Bahrain has become the latest Arab nation to agree to normalise ties with Israel as part of a broader diplomatic push by US President Donald Trump and his administration to fully integrate the Jewish state into the Middle East.
The agreement to normalise ties with Israel marks a “new era of peace”, Israeli Prime Minister Benjamin Netanyahu said after Mr Trump announced the new deal.
“For many long years, we invested in peace, and now peace will invest in us, will bring about truly major investments in Israel’s economy — and that is very important,” Mr Netanyahu said in a video statement on Friday (local time).
The announcement followed a three-way phonecall Mr Trump had with Mr Netanyahu and Bahrain’s King Hamad bin Isa Al Khalifa.
The three leaders also issued a brief six-paragraph joint statement, attesting to the deal.
Mr Trump’s son-in-law and senior adviser Jared Kushner noted that the agreement was the second Israel had reached with an Arab country in 30 days after having made peace with only two Arab nations — Egypt and Jordan — in 72 years of its independence.
The announcement on the 19th anniversary of the September 11, 2001 terrorist attacks came less than a week before Mr Trump hosts a White House ceremony to mark the establishment of full relations between Israel and the United Arab Emirates.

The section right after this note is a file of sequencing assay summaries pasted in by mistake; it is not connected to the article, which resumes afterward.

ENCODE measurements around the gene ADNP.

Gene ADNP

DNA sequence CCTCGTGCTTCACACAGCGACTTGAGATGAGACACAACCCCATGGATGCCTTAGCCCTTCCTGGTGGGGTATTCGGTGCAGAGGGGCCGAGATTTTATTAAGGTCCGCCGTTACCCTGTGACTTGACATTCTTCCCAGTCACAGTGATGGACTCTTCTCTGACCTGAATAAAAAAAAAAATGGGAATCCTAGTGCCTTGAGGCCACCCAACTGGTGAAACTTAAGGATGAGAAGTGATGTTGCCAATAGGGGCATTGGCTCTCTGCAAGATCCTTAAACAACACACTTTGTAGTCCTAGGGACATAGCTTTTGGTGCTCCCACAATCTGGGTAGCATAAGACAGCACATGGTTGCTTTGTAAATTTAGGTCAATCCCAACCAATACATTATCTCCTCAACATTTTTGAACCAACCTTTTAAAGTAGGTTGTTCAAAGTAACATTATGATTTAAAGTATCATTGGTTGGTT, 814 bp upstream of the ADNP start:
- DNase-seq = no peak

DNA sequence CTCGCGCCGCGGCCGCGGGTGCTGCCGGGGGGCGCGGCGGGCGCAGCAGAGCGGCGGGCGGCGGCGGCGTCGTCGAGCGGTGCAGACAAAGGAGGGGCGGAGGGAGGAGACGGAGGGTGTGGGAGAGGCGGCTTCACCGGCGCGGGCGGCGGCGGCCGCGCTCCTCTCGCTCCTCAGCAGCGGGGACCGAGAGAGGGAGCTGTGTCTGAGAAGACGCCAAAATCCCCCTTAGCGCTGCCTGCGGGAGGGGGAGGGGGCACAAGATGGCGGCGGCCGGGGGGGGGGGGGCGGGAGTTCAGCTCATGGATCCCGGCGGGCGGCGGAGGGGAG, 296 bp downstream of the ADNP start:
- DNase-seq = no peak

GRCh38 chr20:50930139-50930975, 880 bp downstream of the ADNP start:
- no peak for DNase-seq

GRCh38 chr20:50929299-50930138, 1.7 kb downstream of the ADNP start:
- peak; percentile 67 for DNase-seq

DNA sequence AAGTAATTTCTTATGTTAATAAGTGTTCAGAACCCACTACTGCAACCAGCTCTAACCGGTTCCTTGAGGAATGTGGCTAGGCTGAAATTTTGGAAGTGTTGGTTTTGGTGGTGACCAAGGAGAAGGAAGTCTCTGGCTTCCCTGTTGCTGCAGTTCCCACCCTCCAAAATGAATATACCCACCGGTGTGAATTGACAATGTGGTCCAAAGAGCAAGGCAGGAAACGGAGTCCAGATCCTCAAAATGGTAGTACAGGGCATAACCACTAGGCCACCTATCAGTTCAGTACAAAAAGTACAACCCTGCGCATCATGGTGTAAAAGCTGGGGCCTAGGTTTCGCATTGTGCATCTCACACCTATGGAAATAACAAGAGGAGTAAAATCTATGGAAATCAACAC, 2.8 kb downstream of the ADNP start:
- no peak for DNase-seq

Bahrain’s Foreign Minister is set to attend the event.
“There’s no more powerful response to the hatred that spawned 9/11 than this agreement,” Mr Trump told reporters at the White House.
It represents another diplomatic win for Mr Trump less than two months before the the presidential election and an opportunity to shore up support among pro-Israel evangelical Christians.
Just last week, he announced agreements in principle for Kosovo to recognise Israel and for Serbia to move its embassy from Tel Aviv to Jerusalem.
“This is a historic breakthrough to further peace in the Middle East,” Mr Trump, Mr Netanyahu and King Hamad said in the statement.
“Opening direct dialogue and ties between these two dynamic societies and advanced economies will continue the positive transformation of the Middle East and increase stability, security, and prosperity in the region.”
A resolution to the Israeli-Palestinian conflict
Bahrain, along with Saudi Arabia, had already dropped a prohibition on Israeli flights using its airspace.
Saudi acquiescence to the agreements had been considered key to the deals.
Like the UAE agreement, Friday’s Bahrain-Israel deal will normalise diplomatic, commercial, security and other relations between the two countries.
Mr Netanyahu welcomed the agreement and thanked Mr Trump.
“It took us 26 years between the second peace agreement with an Arab country and the third, but only 29 days between the third and the fourth, and there will be more,” he said, referring to the 1994 peace treaty with Jordan and the more recent agreements.
The agreement makes Bahrain the fourth Arab country, after Egypt, Jordan and the UAE, to have full diplomatic ties with Israel.
Other nations believed to be on the cusp of fully recognising Israel include Oman and Sudan.
While tacitly blessing the deals Saudi Arabia, the regional power player, is not expected to move as quickly.
Telephone calls soon began between the nations as they continue to discuss other deals, including direct flights.
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